Steelhead DreamsAuthor: Dan Small
March 1, 2013
It happens every year. The winter show season keeps me so busy that I barely have time to think about getting outdoors. I might sneak away for a rabbit hunt or two or perhaps an afternoon on the ice, but that's about it.
Then, along comes the Milwaukee Journal Sentinel Sports Show, the biggest gig of a long, long winter. This year's Sports Show runs March 6-10, at State Fair Park.
Inevitably, somebody stops at our booth to mention that the Root River is open and the steelhead are running. Chris Beeksma, who guides up on Lake Superior, and Darrell Warren, of Green Bay, used to show up every year, wearing big grins and smelling of spawn. They made the annual trek to the Root to get a first crack at open-water steelhead when the North was still locked in winter's icy grip. I don't know if they still make the trip or not, but I haven't seen them in a few years now.
Fifteen years ago, news of open rivers and fresh steelhead was spread by word of mouth. Nowadays, thanks to cell phones and the Internet, most steelheaders have an electronic connection to the action, and word spreads in an instant. Web sites like lake-link.com and thesteelheadsite.com make it a lot easier to determine stream conditions and find out where the hottest action is.
Problem is, you still have to find time to go.
For me, the first half of March is still dream time.
So, while anglers with a more flexible schedule can hit the water at a moment's notice, I'll hang out in our booth and talk steelhead with any and all comers. And I'll dream.
I'll dream of a quiet run on the Pike River, where my cousin Brad and I found a pod of spawners one spring. It took some coaxing, but we managed to hook and land one apiece. One was a hook-jawed buck with a brick-red cheek patch and fire in his eyes, eager to get back to the redd and the spawning game. The other was a silver hen, fresh from the lake and laden with a promise that would never be fulfilled.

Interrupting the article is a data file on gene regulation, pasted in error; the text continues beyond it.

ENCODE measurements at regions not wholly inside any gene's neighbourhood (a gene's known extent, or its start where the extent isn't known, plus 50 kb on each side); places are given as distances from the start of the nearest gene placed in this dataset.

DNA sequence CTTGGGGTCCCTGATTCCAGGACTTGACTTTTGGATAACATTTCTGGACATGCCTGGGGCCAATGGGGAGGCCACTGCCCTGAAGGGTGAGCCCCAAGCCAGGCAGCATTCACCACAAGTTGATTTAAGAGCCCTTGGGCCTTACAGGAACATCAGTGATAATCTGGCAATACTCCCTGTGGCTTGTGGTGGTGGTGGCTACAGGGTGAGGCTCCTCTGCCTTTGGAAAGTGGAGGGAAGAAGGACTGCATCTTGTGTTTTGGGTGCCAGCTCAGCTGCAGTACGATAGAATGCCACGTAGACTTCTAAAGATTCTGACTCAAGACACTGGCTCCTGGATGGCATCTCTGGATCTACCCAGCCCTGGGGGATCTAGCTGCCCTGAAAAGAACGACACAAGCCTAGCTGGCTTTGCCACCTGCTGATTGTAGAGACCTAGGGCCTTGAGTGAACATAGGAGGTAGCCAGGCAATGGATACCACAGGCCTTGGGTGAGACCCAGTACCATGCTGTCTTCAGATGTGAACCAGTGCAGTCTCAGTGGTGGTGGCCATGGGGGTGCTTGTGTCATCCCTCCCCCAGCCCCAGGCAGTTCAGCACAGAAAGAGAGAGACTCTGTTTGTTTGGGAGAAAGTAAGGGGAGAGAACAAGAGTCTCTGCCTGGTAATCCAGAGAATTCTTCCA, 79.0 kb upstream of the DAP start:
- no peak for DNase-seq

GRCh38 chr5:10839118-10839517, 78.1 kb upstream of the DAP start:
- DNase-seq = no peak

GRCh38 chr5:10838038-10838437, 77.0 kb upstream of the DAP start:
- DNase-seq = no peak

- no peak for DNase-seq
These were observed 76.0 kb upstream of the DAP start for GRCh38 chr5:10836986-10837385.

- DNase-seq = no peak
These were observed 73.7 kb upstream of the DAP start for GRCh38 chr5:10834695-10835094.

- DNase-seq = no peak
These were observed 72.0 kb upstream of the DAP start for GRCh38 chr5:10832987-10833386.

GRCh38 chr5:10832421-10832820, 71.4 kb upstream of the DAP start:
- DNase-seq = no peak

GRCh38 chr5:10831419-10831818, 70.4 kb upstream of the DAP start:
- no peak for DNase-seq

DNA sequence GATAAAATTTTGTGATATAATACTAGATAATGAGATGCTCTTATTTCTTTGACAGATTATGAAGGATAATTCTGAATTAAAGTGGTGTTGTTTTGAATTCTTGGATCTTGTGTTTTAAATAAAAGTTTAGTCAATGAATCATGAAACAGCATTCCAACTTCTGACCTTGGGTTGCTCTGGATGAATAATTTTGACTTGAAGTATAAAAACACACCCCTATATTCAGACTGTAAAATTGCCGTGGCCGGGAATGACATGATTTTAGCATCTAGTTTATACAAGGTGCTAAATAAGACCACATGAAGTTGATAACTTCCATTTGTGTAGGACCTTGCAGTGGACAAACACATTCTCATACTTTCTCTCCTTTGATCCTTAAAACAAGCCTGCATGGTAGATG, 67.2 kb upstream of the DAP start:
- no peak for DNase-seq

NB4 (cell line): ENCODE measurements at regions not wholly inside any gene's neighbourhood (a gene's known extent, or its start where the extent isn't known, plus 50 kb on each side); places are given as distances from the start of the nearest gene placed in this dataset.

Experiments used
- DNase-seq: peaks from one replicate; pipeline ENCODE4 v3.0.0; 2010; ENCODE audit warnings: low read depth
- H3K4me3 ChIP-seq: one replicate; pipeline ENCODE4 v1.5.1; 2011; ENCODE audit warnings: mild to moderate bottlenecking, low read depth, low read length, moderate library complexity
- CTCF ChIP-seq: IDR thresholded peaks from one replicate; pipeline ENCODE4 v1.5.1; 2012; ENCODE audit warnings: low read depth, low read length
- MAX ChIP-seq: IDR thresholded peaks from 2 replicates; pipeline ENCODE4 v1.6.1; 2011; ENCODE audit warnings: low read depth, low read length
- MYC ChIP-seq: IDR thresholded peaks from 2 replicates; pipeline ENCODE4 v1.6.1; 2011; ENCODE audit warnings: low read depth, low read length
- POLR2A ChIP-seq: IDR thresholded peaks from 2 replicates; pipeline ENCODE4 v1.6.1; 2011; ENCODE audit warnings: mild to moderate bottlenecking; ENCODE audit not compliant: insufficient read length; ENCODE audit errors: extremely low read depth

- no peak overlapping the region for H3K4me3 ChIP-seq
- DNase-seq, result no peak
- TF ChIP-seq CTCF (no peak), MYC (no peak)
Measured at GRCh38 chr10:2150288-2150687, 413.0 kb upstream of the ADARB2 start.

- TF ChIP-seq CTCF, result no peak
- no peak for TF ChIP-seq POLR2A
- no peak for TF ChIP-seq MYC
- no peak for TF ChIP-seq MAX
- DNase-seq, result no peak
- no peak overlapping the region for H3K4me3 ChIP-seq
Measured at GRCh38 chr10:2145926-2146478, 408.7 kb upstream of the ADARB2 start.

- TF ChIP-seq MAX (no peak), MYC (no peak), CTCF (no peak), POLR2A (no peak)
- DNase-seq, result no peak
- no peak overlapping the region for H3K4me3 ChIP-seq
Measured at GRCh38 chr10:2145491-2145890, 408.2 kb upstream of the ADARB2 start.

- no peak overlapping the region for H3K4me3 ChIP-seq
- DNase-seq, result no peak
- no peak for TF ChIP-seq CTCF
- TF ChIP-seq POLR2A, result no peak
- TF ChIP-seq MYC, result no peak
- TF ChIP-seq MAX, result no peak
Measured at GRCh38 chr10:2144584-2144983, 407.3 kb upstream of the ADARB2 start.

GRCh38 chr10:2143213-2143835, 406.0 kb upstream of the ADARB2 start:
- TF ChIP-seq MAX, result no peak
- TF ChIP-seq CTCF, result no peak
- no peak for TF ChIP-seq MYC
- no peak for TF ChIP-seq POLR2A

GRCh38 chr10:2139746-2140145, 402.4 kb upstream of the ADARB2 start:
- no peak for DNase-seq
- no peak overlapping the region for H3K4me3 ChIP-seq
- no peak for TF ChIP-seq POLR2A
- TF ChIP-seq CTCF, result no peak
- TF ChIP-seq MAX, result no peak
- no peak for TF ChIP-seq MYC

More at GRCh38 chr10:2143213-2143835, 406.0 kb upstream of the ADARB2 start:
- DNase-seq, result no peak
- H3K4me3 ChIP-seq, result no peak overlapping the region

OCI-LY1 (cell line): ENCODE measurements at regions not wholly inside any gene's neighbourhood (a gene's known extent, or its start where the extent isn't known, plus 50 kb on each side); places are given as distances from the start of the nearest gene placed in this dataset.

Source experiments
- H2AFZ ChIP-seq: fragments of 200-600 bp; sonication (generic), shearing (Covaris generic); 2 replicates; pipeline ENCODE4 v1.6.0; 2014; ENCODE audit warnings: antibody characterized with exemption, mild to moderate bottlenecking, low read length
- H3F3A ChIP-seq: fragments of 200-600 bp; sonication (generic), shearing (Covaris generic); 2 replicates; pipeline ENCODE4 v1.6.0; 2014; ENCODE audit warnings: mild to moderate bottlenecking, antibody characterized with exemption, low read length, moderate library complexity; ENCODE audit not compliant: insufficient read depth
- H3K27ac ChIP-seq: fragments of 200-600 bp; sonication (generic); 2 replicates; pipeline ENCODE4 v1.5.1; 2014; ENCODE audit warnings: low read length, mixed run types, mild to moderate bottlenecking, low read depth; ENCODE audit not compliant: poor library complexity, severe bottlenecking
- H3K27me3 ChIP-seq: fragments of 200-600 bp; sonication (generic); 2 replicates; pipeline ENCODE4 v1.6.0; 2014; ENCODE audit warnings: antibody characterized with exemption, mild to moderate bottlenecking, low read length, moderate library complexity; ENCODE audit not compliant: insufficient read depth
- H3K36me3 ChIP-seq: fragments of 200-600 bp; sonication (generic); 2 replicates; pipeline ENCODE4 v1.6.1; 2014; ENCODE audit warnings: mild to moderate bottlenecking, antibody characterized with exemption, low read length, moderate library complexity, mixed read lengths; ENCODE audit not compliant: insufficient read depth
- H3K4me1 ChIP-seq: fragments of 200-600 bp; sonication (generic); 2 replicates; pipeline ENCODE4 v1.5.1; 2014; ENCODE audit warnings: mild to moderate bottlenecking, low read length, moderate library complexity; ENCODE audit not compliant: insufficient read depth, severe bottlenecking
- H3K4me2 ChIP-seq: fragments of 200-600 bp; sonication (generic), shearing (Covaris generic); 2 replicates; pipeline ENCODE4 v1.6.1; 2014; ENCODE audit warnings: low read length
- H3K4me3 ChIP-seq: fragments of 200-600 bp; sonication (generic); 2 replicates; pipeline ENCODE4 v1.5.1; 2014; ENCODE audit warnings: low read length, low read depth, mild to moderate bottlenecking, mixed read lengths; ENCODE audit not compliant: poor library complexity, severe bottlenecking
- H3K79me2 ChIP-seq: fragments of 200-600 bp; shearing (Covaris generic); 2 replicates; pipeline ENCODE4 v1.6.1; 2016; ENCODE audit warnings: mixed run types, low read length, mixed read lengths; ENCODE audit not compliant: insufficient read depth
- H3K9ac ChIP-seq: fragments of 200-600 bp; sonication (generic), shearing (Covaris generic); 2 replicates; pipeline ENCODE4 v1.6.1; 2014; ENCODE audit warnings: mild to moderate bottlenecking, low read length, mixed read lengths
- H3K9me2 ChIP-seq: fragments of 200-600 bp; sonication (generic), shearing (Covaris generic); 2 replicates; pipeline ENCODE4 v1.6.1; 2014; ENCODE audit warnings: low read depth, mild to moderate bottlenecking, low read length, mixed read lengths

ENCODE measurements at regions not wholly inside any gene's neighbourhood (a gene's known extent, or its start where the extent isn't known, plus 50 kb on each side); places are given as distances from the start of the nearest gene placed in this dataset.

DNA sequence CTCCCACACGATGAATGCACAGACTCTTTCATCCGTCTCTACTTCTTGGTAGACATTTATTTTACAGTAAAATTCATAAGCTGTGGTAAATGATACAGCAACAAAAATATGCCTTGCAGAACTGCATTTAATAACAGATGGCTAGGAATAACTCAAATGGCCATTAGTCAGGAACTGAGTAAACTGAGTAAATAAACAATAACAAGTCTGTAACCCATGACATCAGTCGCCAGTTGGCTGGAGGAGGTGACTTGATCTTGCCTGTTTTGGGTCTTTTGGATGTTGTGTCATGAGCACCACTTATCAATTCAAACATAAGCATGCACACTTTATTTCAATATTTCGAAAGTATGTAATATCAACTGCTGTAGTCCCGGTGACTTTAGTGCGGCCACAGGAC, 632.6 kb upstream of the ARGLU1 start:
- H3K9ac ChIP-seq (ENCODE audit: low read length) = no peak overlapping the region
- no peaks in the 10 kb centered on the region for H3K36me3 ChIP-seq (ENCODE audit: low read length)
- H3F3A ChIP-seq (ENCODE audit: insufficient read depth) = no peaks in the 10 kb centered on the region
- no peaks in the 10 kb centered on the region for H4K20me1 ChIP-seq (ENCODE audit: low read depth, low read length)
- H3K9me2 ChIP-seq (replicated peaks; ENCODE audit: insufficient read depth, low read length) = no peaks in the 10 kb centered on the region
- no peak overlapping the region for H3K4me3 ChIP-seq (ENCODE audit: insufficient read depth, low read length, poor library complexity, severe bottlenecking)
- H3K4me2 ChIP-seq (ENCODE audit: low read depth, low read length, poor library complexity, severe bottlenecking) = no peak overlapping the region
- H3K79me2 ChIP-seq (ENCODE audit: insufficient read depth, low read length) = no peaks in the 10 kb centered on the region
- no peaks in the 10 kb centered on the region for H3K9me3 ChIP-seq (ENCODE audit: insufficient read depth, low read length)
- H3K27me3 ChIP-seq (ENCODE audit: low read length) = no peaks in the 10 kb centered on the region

Steelhead spawn in earnest in our Lake Michigan tributaries, but most - if not all- of their eggs never hatch. Without the efforts of DNR fisheries crews to capture fish, strip their eggs and milt and raise fingerlings to stocking size, the only steelhead we would see in our East Coast tribs would be strays that wandered over from Michigan.
My dreams might take me back to an April day years ago on a tributary to the Manitowoc River, with the late Marty Kwitek over my shoulder and a fresh steelie in a shallow riffle. With his guidance, I made cast after cast, letting his Rainbow Shrimp slide past that fish's nose, at first too high, then too far away. When I finally made the perfect cast and that shrimp pattern drifted toward the fish, just ticking gravel, Marty said, "Have a nice fish!"
The steelhead took the fly, then went airborne, and for a frantic few minutes, I held on and tried to keep my balance. When the fish tired enough, I led her to Marty's grasp. He unhooked her, slipped her back into the current and stood up, holding the shrimp fly like some secret weapon.
Today, that fly rides in my vest, where it has more value than it would sitting in a case at home. I drift it carefully past one or two steelhead every spring. I don't want to lose it, but if I do, I'll still have the memory of a bright fish and a glorious April morning.
Or, my dreams might take me to a more recent outing on the Sheboygan River with Judy Nugent and guide John Matenaer. With a camera crew in tow, we were taping a segment for Outdoor Wisconsin. On an outing there years before, I had hooked and landed a big hen that had been spawning with a dark male. As I fought the fish, her partner stayed right with her, turn for turn. He hung just out of reach in a deep run as we slid her onto the gravel, unhooked her and released her. The pair swam off together slowly, like two dancers waiting for the next tune. Later, we found them back on the redd, as if our tryst had never happened.
On this day, John and Judy drifted big white flies in a deep run, while the crew and I watched from the bank. John hooked and landed a 3-pound smallmouth, then Judy hollered, "Fish on!"
She hung on, as the steelhead bulldogged deep, then headed downstream. I crossed my fingers and said a prayer that the tippet would hold and Judy not lose her footing, as she followed the fish around a big snag and into the swift current.
Her felt soles kept their grip on the slick rocks, and her tackle held. Eventually, she worked the fish into an eddy and John slid a net under eight pounds of spring steel. Judy wore a smile for the rest of the day. She deserved to, for a job well done.
Whether or not you get on the water this week, stop by my booth at the Sports Show; at the Southeastern Wisconsin Fishing and Hunting Expo, March 15-17 at Olympia Resort in Oconomowoc; or at the Sport & Home Extravaganza, March 22-24 at the Fond du Lac County Fairgrounds and we'll swap steelhead stories. I could use some more fuel for my steelhead dreams.
- Dan Small
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